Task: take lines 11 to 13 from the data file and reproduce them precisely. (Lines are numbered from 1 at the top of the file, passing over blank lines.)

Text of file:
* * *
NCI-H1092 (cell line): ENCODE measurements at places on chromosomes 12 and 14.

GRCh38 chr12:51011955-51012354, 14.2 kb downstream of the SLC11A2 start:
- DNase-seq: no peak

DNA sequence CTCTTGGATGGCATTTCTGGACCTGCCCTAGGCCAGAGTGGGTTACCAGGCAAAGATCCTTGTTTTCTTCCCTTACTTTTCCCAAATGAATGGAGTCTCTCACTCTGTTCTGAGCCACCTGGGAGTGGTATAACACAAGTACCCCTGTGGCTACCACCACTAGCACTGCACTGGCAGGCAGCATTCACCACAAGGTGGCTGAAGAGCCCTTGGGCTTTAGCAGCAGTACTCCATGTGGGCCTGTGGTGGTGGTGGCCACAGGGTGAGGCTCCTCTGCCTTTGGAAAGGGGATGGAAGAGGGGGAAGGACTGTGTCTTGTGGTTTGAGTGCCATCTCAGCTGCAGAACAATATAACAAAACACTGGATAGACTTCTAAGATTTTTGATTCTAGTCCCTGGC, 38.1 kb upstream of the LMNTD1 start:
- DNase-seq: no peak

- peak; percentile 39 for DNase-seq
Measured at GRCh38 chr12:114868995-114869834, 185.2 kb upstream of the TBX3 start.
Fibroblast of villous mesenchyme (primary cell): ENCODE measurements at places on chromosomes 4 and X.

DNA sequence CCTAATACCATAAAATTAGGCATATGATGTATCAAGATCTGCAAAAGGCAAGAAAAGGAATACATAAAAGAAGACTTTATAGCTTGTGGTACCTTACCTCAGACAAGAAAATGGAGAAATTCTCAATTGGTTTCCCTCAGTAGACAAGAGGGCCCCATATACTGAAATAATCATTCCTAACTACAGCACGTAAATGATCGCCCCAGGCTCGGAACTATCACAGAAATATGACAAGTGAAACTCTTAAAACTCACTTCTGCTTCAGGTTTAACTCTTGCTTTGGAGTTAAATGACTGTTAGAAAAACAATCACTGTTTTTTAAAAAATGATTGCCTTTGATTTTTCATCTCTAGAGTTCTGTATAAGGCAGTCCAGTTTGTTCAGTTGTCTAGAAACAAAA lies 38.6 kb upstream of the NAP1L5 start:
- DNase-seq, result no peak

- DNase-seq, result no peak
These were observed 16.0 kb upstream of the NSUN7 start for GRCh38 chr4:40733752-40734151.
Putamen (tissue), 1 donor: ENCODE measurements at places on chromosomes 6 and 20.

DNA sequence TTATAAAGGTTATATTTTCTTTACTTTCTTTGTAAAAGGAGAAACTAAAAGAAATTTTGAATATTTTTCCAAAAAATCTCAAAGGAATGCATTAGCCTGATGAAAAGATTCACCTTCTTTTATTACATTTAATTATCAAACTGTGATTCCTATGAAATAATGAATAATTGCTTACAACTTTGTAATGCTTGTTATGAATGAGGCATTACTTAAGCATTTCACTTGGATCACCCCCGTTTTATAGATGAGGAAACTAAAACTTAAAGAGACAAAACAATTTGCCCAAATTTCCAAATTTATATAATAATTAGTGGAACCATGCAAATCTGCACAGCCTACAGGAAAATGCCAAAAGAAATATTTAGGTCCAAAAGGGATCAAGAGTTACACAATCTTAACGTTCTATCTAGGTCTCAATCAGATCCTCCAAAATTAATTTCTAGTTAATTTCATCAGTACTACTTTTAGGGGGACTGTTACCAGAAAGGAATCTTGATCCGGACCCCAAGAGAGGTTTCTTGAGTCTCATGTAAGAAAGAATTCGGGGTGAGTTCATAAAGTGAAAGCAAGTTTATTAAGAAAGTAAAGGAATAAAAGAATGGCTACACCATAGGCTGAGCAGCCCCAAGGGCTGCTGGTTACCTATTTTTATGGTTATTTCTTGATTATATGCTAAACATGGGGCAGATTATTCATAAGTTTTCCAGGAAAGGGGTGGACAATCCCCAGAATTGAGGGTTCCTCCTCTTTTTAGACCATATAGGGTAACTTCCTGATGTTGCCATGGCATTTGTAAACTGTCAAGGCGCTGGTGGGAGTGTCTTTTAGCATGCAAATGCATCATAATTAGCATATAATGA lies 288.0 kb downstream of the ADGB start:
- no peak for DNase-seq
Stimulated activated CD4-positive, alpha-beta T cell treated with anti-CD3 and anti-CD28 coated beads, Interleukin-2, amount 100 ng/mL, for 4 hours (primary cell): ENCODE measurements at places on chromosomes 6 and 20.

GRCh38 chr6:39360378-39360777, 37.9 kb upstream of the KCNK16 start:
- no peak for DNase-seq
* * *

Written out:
- DNase-seq, result no peak
These were observed 16.0 kb upstream of the NSUN7 start for GRCh38 chr4:40733752-40734151.
Putamen (tissue), 1 donor: ENCODE measurements at places on chromosomes 6 and 20.